I believe that keeping the flame of Mormon drama alive is important. Especially at my faith tradition’s still early stage of development as a religion and a culture, we already have a rich heritage of dramatic literature filled with a wide range of excellent plays.
As an effort to preserve and publicize that heritage, Zarahemla Books published Saints on Stage: An Anthology of Mormon Drama, which includes theatrical works by some of Mormonism’s best dramatists. Michael Perry has recently been collecting a lot of Mormon plays under the umbrella of his Zion Theatricals, which licenses performance rights for Mormon themed drama to theatre companies and community groups. Angie Staheli has been encouraging production of LDS drama on the stake level at her blog LDS Plays. In the realm of higher education, Brigham Young University and Utah Valley University continue to produce works by Mormon student playwrights, while independent theatre companies such as the Echo Theatre, Leilani Productions, and my own Zion Theatre Company continue to include Mormon drama in their seasons. There are many individuals and organizations who are striving to continue to vibrant tradition of creating theatre that is informed by the spirituality and beauty of our faith tradition, even when it isn’t explicit in its religiousness.
Yet despite these exciting developments, it sometimes feels like we lose as much ground as we gain, and that we are more often than not treading water. So I’ve been trying to analyze and figure out ways of making Mormon drama not only relevant, but also exciting and profitable, so that it can continue onward. As I’ve mentioned before, I believe the relatively new trend of digital theatre seems to be an effective and exciting route for Mormon Drama to take.
A relatively new company in the UK, straight forwardly Digital Theatre, have been producing downloadable videos of some of the most exciting theatre taking place in England (I recently downloaded the production of Much Ado About Nothing starring David Tennant and Catherine Tate to show the playwriting course I’m teaching, since I’m a huge Doctor Who fan). When I encountered Digital Theatre, I couldn’t help but wonder what this could do for Mormon Drama.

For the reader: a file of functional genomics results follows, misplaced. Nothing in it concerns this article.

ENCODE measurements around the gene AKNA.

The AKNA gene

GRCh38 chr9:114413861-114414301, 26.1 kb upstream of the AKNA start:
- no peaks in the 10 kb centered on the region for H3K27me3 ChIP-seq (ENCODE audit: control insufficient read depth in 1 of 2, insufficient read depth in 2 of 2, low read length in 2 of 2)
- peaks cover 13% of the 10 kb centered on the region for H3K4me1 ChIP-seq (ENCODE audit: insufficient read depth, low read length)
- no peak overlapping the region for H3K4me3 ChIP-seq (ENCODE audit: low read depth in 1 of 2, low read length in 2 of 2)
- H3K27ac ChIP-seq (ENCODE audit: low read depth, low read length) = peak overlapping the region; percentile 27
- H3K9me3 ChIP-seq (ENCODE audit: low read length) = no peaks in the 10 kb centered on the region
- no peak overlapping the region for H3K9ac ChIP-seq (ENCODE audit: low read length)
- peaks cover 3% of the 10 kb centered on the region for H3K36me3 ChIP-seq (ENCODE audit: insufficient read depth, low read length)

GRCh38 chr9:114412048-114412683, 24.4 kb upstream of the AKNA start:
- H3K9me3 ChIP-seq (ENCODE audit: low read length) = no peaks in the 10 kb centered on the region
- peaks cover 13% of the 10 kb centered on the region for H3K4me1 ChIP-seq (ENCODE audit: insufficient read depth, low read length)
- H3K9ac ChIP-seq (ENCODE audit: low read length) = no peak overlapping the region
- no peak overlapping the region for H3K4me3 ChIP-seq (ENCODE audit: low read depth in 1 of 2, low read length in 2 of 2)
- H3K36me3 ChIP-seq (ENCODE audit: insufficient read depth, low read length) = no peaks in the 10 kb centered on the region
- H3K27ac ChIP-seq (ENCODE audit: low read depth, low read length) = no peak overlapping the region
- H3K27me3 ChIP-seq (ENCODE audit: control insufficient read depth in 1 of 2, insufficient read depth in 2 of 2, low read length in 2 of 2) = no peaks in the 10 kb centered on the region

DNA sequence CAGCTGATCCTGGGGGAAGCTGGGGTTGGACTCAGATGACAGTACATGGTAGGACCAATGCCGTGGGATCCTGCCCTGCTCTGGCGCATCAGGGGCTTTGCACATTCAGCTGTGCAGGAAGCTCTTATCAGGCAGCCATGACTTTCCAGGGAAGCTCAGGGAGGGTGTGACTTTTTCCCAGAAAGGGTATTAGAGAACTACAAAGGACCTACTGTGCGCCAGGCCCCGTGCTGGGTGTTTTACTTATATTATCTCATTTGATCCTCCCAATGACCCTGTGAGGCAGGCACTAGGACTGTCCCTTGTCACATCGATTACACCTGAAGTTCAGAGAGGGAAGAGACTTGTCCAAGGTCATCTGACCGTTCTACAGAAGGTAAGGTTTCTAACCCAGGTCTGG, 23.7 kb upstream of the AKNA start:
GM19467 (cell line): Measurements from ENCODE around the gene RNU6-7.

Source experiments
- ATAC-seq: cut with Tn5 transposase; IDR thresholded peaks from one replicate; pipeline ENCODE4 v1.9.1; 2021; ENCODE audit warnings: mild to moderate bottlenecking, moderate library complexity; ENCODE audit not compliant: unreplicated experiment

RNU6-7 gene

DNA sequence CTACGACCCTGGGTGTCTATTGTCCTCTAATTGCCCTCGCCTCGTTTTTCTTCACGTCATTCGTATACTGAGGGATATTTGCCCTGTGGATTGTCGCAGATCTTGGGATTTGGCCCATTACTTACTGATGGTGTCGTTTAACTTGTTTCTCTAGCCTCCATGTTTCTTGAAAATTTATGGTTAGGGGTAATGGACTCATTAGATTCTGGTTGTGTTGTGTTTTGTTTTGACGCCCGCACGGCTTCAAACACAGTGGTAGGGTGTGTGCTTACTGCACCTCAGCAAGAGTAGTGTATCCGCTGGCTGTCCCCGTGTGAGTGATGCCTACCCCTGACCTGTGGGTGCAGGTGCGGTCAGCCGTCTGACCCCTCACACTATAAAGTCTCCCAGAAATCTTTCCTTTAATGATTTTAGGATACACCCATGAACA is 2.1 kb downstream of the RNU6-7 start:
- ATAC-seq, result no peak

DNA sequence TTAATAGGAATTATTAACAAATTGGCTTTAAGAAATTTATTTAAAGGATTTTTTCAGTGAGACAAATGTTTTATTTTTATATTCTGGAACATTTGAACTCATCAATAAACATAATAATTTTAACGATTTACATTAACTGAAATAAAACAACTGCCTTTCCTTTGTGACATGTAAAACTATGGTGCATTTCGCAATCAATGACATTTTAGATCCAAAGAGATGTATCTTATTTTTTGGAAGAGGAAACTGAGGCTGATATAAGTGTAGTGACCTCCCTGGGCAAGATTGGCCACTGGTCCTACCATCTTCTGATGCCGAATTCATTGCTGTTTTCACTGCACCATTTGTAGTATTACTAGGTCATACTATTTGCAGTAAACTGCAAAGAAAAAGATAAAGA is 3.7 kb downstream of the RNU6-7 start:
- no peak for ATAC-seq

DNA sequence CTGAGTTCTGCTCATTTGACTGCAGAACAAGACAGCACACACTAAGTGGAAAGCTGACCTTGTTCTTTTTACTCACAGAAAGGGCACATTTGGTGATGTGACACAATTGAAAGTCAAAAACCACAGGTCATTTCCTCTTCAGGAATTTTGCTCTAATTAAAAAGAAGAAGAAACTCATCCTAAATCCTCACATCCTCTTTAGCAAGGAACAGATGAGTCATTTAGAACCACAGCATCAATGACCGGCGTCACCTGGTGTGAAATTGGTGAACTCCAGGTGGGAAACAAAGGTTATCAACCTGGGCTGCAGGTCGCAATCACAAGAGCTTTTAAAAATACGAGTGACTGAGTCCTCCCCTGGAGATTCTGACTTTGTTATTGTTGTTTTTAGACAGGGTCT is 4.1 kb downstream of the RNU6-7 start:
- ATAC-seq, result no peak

Now recorded plays aren’t a new idea. I remember a VHS version Sondheim’s Into the Woods that was widely watched when I was younger (I believe you can still view it on Netflix…excellent production). Even in the tradition of Mormon drama, Elizabeth Hansen’s Eliza and I (technically, I believe Richard Dutcher’s first film credit), and a couple of James Arrington’s one man plays could be purchased as videos. As bad as plays can be when filmed unprofessionally, some early attempts at filmed theatre could actually be quite good. Love it or hate it, for a whole generation of Latter-day Saints’ first exposure to the Mormon cultural icon that is Saturday’s Warrior was not in a theatre or stake center, but rather on VHS. I know that my family wore out their copy with many repeat viewings as I grew up.
My theatre group Zion Theatre Company, tried out selling professionally recorded DVDs of our plays for a while, with some mild success. But the overhead costs and efforts made it a consuming and unwieldy task. Digital theatre, on the other hand, is much more self-sufficient after the initial set up, and doesn’t require the hassle and cost of packaging.
There is one thing that digital theatre offers Mormon drama, however, that is the most precious advantage…audience access. One of the problems that Mormon drama has faced from the beginning is that it has a limited scope in terms of audience. In Mormon hubs like Utah, putting on a Mormon play can have some possibilities in finding a robust audience. Outside the Book or Mormon belt? Well, unless the play is making fun or overtly criticizing the Mormons, it’s going to be a harder sell.
Now theatre is best enjoyed in the intimacy and immediacy of the theatre, where you can see the actor’s sweat and are experiencing a communal event. Yet I can’t tell you how many times I’ve had Mormons outside of Utah tell me how they wished they could see my plays. Sometimes I think it’s Mormons outside of Utah, who aren’t supersaturated with LDS culture like those in Happy Valley, who are the most hungry to connect with their religion on a cultural and artistic level. Yet they are also the ones with the least access to it. Online and digital trends, however, are changing all of that and showing us that, even when a Mormon play is performed in an obscure city in Utah, it can be seen by Latter-day Saints the world over.
So I’m going to try my best to lead the charge here and start the experiment. My theatre group Zion Theatre Company has made two of my plays available on Vimeo on Demand and we hope to put out more in the future. If you’re interested in Mormon Drama, no matter where in the world you live, you can now watch at least a sampling of the many Mormon plays that have been produced over the last several decades. We have moved beyond regionalism. A global culture needs a global way of communicating that culture.